tract for the POW's, after the first
week in October, but at the present
the prisoners allotted to Perquimans
have all been contracted for in the
reriod through October 6.,- fi',
Sign For Prisoner
High School Students
Form Athletic Group
Members of the Perquimans High
School student body are in the pro
cess of organizing an Athletic As
sociation, according to C. E. Woodard,
principal, who stated the aims of the
association would be to boost all ath
letic teams sponsored by the school.
A meeting was held at the school
last week as a preliminary step to
ward forming the group and a com
plete organization is expected to be
set up within the next week or two.
Officers and cheer leaders and team
managers will be chosen from the
students becoming members of the
County 4-H Clubs
Organize This Week
4-H Clubs in Perquimans County
were organized this week under the
direction of L. W. Anderson, farm
agent; Miss Frances Maness, home
agent, and Miss Virginia Bailey, as
sistant home agent. A total of 266
ys and girls have been enrolled in
the six clubs organized thus far. Of
thi number 130 were b"yf ln m
KlrlS- Th New HoPe Club he'd
organization meeting after press
time, and no report was available this
The following were elected to serve
as officers of their club for the com
ing year 1945-46:
Hertford Grammar School: Fourth
and Fifth Grades President, Fred
Mathews; vice president, Mollie
Wheeler; secretary, Carolyn Math
ews; assistant secretary, Eugene
Boyce; song leaders, Margaret Ann
Banks and Tommie Jones; program
committee, Mary Beth Perry and Cor
Hertford Grammar School: Sixth
and Seventh Grades President, Ethel
Frances Elliott; vice president, Calvin
Butt; secretary, Catherine Goodwin;
assistant secretary, Harold Colson;
song leaders, C. T. Mansfield and
Louise Jordan; program committee,
Marjorie Winslow and Bruce Chap
pell. Winfall School: Fourth and Fifth
Grades President, Bobbie White;
vice president, Marion Elliott; secre
tary, .Kj$ JSVhiJe Stantoij; assistant
secretary, Billy Chappell ; song ' lead
ers, Nonie Lou Lane and Bobbie El
liott; " program committee, Janie
Winslow and Lloyd White.
Winfall School: Sixth and Seventh
Grades President, Mary Sue Cooke;
vice president, Dewey Lane; secre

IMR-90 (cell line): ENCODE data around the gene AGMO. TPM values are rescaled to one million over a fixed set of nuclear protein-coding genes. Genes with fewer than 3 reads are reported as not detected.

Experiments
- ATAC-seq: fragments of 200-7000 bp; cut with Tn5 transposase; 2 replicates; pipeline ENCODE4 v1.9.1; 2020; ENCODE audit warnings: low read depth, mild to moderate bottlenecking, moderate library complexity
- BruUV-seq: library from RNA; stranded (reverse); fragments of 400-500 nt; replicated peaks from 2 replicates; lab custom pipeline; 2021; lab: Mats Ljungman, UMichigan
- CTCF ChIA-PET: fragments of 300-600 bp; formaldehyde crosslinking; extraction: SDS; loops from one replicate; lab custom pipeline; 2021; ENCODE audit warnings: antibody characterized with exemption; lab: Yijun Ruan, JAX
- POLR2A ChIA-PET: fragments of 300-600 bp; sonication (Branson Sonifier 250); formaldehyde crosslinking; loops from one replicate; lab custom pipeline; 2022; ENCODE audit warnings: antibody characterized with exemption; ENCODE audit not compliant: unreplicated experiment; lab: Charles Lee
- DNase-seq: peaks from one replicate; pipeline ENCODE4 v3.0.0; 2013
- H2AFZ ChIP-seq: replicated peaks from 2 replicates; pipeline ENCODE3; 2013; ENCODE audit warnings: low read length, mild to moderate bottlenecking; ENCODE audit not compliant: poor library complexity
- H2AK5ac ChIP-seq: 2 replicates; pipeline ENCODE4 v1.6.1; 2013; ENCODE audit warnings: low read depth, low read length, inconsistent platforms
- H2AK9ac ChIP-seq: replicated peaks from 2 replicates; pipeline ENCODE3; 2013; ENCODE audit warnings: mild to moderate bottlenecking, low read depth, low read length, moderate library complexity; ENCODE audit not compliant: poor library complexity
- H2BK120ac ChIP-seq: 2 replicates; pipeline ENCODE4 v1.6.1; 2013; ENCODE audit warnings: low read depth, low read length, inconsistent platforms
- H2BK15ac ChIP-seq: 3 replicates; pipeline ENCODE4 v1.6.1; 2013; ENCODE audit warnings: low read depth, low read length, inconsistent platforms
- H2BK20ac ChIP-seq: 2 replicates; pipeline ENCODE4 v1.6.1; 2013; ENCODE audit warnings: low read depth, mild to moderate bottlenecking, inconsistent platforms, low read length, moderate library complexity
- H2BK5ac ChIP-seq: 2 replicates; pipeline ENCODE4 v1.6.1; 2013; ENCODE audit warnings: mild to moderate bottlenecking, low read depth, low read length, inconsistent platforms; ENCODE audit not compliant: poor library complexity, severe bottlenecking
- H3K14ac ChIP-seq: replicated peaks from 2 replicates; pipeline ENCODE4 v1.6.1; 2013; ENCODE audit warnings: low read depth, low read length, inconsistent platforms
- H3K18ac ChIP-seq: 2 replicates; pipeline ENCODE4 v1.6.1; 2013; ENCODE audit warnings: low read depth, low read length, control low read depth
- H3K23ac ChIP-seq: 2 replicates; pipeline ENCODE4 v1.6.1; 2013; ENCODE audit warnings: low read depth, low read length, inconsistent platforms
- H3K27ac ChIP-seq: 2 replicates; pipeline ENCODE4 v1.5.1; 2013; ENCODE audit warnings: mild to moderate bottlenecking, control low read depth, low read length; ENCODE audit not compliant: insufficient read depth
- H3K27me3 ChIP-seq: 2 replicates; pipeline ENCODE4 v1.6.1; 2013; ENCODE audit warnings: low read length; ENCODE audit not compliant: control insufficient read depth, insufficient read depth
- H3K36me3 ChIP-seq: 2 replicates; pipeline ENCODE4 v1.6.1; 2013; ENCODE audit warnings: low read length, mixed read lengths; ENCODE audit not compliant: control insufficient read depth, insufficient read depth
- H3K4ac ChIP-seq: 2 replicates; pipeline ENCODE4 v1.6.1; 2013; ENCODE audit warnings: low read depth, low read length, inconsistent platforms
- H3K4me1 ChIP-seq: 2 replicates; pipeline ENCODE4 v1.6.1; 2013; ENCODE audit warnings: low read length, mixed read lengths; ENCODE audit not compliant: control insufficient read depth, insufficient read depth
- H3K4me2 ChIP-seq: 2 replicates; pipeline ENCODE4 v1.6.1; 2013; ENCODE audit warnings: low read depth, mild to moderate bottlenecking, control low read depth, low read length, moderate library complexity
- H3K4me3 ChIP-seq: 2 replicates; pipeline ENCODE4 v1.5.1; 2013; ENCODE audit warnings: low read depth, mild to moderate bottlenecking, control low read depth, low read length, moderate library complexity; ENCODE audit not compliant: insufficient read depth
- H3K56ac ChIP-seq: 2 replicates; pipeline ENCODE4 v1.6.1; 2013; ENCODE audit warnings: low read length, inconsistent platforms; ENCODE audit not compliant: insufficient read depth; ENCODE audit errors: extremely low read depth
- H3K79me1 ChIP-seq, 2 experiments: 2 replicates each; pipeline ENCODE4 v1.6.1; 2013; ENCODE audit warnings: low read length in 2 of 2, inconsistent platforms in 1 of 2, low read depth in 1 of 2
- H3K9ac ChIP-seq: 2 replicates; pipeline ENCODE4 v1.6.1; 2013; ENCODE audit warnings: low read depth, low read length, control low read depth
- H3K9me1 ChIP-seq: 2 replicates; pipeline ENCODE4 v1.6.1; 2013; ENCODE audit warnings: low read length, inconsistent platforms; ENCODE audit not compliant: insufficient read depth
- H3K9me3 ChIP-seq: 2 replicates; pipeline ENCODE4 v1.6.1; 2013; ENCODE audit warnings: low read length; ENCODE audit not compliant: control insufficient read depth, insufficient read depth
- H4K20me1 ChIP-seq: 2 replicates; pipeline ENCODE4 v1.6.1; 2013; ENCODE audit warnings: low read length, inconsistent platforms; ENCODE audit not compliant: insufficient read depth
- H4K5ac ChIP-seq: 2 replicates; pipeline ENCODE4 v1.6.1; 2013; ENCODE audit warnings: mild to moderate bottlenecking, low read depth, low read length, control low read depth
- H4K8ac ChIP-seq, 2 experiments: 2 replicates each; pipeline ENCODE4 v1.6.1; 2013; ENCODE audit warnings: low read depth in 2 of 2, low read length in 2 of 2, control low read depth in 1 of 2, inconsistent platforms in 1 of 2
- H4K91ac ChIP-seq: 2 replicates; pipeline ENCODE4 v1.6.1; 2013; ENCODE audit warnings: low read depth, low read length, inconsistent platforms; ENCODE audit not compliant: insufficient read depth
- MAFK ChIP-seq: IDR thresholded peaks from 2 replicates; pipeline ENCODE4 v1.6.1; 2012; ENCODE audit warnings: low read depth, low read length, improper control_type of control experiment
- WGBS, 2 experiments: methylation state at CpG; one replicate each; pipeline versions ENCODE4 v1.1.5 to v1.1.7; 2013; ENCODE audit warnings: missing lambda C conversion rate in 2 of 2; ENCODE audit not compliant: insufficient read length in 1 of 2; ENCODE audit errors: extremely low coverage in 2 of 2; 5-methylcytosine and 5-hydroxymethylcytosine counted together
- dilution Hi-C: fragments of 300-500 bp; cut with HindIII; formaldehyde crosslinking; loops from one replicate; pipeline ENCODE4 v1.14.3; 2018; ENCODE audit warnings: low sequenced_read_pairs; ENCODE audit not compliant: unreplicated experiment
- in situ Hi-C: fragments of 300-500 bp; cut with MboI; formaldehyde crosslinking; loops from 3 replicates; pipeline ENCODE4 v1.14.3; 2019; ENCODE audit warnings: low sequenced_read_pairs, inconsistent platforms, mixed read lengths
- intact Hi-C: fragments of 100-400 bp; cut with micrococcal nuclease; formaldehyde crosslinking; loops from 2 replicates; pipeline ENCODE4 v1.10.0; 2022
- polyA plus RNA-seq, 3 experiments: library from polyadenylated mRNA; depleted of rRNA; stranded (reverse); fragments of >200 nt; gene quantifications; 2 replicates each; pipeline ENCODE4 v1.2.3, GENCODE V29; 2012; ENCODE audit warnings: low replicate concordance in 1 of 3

tary, Doris Faye Allen; assistant sec
retary, Walter Umphlett, Jr.; song
leaders, Patsy Hurdle and Gerald
Gregory; program committee, Betty
Lou Trueblood and Ben Miller.
Perquimans High School Presi
dent, Peggy Cooe; vice president,
Joyce Butt; secretary, Oneida Caddy;
s6ng leader, Annette Cannon; pro
gram chairman, Mary Julia Harrell.
Perquimans High School: Eighth
Grade President, Claire Hunter; vice
president, Red Simp'son; secretary,
Shirley Butt; assistant secretary, J.
W. Hughes; song leaders, Laura Hop
kins and Horace Laydetv,' program
committee, Janice Perry and France)?
37 Motorists Get
New Tire Permits
A total of 37 motorists were issued
ration certificates for the purchase of
new tires by the local OPA Board at
a meeting last Friday, Mrs. Helen
Davenport, clerk of the board, stated
Those receiving passenger type per
mits were: Miss Frances Maness,
Clyde Layden 2, E. L. Chappell 2,
Clarence Chappell 3, William Chap
pell 2, Eddie Harrell, Delmar Spear,
E. M. :Perry, W. R. Baccus, C. D.
White 2, Reuben Stallings 2, A. J.
Howell 2, V. N. Darden, G, R. Tuck
er 2, Josiah Elliott 2, C. B. Parker 2,
E. S. Winslow, John Norfleet, H. C.
Stokes, L. R. Lane 2, J. P. Chesson,
Jr., 2, W. L. Sawyer, Sidney Lane,
Walter Parsons, T. P. Byrum 2, R. C.
Murray 2, B. E. Emmons 2, Elihu
Winslow, F. M. Puryear, R. W. Tur
ner, Isaac Lowe 2, and Robert Bfinn.
Truck type: Major-Loomis 6, Wil
liam Hofler 3, D. F. Reed, B. J. Proc
tor and J. Elmer Wood.
New Ceiling Price
HList For Used Cars
A new list of dollar-anf-cent ceil
ing prices for used passenger auto
mobilesrevised to reflect-,, the four
oer cent reduction that " became ef
fective July 1-will be avjlable for
general distribution to dealers and
local War . Price , and i JUtioning